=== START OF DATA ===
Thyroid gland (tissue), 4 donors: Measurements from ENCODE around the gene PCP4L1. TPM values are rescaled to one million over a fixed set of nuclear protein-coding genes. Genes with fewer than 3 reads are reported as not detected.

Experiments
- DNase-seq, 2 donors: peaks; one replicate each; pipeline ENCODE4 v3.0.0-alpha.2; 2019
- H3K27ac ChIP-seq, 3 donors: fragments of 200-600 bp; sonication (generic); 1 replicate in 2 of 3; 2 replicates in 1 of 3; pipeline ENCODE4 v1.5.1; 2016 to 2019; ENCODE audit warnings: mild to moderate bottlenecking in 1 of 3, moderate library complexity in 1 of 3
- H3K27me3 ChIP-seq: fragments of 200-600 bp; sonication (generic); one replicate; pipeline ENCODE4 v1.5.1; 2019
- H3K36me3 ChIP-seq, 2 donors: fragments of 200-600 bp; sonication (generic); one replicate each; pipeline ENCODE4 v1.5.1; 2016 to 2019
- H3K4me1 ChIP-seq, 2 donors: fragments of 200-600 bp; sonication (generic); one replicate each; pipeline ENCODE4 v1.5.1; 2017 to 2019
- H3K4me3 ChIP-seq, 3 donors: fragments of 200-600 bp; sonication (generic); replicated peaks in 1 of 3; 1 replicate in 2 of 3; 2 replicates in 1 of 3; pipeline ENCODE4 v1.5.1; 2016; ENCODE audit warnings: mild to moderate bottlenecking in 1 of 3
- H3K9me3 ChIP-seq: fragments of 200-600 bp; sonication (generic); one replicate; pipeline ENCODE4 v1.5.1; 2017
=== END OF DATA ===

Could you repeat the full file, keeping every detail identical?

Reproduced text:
Thyroid gland (tissue), 4 donors: Measurements from ENCODE around the gene PCP4L1. TPM values are rescaled to one million over a fixed set of nuclear protein-coding genes. Genes with fewer than 3 reads are reported as not detected.

Experiments
- DNase-seq, 2 donors: peaks; one replicate each; pipeline ENCODE4 v3.0.0-alpha.2; 2019
- H3K27ac ChIP-seq, 3 donors: fragments of 200-600 bp; sonication (generic); 1 replicate in 2 of 3; 2 replicates in 1 of 3; pipeline ENCODE4 v1.5.1; 2016 to 2019; ENCODE audit warnings: mild to moderate bottlenecking in 1 of 3, moderate library complexity in 1 of 3
- H3K27me3 ChIP-seq: fragments of 200-600 bp; sonication (generic); one replicate; pipeline ENCODE4 v1.5.1; 2019
- H3K36me3 ChIP-seq, 2 donors: fragments of 200-600 bp; sonication (generic); one replicate each; pipeline ENCODE4 v1.5.1; 2016 to 2019
- H3K4me1 ChIP-seq, 2 donors: fragments of 200-600 bp; sonication (generic); one replicate each; pipeline ENCODE4 v1.5.1; 2017 to 2019
- H3K4me3 ChIP-seq, 3 donors: fragments of 200-600 bp; sonication (generic); replicated peaks in 1 of 3; 1 replicate in 2 of 3; 2 replicates in 1 of 3; pipeline ENCODE4 v1.5.1; 2016; ENCODE audit warnings: mild to moderate bottlenecking in 1 of 3
- H3K9me3 ChIP-seq: fragments of 200-600 bp; sonication (generic); one replicate; pipeline ENCODE4 v1.5.1; 2017